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May 23, 2013


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not believing in god isn't necessarily a reason not to pray.

i'm reminded of a quote i heard about someone saying to a protester "you don't really expect your protest to change how anyone else behaves do you?" and the protester responded, "i don't protest so that they will change, i protest so that i won't."

some quotes from an interesting blog about why the author prays:


What happens in prayer? Does God really listen and answer? I have no clue. But this much I've learned:

Prayer is an act of hallowing.

Imagine someone comes to you and shares a great burden. They share loss, failure, despair, fear, brokenness, or sickness. Their own or that of someone they love. What do you say upon listening? Thanks for sharing? Good luck with all that? I'm so sorry?


God, as best I could tell, never really answered prayer. So I didn't see any point in talking into the air. And the best literature I could find on the subject, from the contemplative tradition, left me cold and frustrated.

So I stopped praying. And years passed.


I love those words. I love how they pull me out of myself. How they cause me to think about all these people--happy and sad, sleeping and working--around the world. "Keep watch, dear Lord, with those who work, or watch, or weep this night."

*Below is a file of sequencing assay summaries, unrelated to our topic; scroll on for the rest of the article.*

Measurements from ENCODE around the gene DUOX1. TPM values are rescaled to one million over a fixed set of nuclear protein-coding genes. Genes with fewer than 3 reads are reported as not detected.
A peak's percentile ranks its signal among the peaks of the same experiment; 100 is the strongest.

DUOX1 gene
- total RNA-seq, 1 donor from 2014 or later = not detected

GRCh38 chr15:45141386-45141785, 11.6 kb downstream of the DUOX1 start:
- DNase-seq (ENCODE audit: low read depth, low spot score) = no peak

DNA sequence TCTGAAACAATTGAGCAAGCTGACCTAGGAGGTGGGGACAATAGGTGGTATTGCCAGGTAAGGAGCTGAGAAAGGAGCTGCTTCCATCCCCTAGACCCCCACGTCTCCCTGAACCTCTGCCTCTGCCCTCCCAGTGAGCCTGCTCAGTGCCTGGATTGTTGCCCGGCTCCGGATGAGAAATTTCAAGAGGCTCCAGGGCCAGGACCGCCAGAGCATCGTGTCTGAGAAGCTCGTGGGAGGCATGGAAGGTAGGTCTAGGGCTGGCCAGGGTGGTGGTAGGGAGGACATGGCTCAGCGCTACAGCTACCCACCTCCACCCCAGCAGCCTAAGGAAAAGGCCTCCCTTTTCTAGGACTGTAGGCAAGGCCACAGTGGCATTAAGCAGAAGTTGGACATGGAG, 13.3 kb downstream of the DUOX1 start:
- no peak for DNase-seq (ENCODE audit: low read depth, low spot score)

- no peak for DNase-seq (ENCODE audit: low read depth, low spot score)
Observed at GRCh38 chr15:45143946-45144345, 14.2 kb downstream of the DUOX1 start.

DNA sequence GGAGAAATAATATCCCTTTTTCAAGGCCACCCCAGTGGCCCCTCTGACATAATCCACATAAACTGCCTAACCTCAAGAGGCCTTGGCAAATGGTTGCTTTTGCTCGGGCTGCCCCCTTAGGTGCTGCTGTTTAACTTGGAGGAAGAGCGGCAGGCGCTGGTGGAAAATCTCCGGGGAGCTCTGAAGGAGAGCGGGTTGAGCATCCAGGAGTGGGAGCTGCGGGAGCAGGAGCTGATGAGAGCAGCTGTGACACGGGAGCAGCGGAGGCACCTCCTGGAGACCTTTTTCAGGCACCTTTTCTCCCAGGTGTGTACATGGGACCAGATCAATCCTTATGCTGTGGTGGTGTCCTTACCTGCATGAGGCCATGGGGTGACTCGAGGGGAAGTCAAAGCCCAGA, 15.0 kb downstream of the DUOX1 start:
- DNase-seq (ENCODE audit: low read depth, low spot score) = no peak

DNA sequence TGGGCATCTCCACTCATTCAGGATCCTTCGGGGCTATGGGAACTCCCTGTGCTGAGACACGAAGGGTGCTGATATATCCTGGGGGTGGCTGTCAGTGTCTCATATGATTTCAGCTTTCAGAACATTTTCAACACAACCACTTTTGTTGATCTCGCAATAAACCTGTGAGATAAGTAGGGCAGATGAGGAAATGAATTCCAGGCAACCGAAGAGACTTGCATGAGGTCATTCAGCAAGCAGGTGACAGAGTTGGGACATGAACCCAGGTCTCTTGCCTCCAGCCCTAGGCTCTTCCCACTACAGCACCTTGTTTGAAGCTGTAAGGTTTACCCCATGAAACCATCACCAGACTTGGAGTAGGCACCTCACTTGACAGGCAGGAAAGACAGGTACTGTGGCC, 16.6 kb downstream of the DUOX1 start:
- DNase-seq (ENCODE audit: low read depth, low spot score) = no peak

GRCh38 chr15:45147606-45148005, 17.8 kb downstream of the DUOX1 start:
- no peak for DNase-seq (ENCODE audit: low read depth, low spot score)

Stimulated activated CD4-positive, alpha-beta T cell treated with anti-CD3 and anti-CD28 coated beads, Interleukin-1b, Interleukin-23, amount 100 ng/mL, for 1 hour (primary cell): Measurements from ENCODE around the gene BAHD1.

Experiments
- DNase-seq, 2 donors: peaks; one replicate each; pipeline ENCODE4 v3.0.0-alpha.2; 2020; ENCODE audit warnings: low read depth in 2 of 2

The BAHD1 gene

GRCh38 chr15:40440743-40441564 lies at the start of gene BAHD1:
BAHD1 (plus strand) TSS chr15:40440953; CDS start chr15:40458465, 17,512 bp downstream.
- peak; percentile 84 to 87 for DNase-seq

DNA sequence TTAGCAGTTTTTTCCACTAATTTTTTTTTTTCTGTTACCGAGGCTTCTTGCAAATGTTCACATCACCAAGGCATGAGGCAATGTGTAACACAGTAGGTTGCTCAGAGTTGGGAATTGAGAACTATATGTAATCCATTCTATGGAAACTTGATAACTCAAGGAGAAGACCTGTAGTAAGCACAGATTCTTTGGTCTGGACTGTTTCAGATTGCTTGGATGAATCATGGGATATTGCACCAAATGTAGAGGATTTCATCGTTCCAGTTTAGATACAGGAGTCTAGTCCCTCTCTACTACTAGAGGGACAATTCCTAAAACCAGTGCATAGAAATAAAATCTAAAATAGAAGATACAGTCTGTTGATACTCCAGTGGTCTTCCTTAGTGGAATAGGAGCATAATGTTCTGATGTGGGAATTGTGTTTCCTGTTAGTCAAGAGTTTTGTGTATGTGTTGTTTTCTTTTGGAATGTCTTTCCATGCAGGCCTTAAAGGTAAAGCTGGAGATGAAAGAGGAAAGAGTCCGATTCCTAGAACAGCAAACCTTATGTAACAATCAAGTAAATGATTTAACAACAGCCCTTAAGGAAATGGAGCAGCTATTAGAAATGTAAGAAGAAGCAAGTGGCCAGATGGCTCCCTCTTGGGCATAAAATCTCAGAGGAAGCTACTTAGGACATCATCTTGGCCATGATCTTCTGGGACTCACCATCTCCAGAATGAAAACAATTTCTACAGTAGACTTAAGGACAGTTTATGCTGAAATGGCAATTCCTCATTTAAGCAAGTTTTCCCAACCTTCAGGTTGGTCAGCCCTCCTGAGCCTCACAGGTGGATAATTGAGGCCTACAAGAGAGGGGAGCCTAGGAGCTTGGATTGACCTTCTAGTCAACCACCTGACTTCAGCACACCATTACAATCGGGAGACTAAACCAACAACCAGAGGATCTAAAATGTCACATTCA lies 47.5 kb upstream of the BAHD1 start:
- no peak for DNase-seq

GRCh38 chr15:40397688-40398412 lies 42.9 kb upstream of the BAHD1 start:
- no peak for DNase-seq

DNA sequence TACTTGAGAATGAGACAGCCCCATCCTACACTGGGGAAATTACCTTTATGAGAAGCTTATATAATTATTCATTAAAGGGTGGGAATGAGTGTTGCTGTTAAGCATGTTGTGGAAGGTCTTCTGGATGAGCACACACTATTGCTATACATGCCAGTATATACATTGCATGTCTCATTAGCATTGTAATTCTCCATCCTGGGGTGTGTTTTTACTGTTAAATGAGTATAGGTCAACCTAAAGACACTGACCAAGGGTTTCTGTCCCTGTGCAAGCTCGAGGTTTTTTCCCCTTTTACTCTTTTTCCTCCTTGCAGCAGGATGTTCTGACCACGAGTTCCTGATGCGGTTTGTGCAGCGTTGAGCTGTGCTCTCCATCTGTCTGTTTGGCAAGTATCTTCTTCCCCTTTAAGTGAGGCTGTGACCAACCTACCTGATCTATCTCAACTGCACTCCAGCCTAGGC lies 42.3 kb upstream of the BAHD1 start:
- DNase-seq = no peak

When I pray I stand in that hopelessness. I place myself in the position of those who can do nothing put pray. Prayer is their only option, only recourse. It is the only move available to them. Life forces people to their knees. So I go to my knees to be with them, to pray with them. In this sense, Jesus was God's prayer.

In short, the act of prayer, for me at least, is a participation in the vast lament of humankind. Prayer is a visceral, collective weeping toward the heavens.


Prayer is, simply, pledging allegiance. Consequently, prayer is political and a form of resistance and protest.

Prayer specifies your God, your kingdom, your hope, your ethic.

When you pray you choose sides.


Great post and interesting comments. Lots of food for thought. I pray only to be close to those I love who believe in prayer, just as I might dine in a restaurant of another's choice that I don't particularly like in order to share time and enjoyment with a loved one.

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